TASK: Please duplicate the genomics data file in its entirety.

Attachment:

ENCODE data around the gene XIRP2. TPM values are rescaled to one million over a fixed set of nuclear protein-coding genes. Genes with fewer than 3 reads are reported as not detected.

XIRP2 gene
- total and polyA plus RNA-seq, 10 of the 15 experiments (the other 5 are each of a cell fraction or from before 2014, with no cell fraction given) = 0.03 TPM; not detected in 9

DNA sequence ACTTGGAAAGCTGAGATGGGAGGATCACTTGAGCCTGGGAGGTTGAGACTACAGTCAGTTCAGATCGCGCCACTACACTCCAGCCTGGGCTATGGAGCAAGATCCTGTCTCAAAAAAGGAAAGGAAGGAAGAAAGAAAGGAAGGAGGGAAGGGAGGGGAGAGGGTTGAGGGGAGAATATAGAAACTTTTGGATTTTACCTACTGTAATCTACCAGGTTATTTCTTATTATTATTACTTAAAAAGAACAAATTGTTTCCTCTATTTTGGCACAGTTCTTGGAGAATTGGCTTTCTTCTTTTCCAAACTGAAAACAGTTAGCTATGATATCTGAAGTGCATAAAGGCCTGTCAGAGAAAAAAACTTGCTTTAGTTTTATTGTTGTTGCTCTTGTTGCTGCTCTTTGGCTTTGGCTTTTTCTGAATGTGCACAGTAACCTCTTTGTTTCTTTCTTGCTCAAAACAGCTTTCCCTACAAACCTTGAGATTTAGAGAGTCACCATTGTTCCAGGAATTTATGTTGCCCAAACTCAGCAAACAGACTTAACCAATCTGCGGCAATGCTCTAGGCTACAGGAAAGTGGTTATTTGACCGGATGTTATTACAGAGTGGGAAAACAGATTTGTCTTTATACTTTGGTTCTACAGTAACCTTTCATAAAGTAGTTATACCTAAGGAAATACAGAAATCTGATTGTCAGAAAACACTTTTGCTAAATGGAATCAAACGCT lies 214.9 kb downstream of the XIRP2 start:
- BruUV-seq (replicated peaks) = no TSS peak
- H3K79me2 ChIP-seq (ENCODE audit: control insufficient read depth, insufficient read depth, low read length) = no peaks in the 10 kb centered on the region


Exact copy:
ENCODE data around the gene XIRP2. TPM values are rescaled to one million over a fixed set of nuclear protein-coding genes. Genes with fewer than 3 reads are reported as not detected.

XIRP2 gene
- total and polyA plus RNA-seq, 10 of the 15 experiments (the other 5 are each of a cell fraction or from before 2014, with no cell fraction given) = 0.03 TPM; not detected in 9

DNA sequence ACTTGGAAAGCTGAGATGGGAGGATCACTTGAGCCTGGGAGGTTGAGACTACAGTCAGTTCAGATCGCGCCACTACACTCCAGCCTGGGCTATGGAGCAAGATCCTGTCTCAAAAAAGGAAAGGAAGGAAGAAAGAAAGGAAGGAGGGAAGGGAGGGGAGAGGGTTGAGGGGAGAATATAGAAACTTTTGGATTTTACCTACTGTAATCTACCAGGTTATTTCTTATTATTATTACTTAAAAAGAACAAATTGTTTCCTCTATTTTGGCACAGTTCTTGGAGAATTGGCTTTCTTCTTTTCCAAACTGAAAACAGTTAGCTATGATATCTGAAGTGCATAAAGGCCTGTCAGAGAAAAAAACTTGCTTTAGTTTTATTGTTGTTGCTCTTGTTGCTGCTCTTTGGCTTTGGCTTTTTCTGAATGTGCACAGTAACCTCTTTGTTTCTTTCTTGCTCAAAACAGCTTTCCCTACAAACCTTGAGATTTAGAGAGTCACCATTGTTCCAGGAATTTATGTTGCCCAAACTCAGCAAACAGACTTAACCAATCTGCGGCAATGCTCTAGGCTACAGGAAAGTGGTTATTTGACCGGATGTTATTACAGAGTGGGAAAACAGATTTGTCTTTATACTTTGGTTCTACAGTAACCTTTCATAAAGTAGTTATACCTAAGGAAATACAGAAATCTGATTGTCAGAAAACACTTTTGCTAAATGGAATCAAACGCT lies 214.9 kb downstream of the XIRP2 start:
- BruUV-seq (replicated peaks) = no TSS peak
- H3K79me2 ChIP-seq (ENCODE audit: control insufficient read depth, insufficient read depth, low read length) = no peaks in the 10 kb centered on the region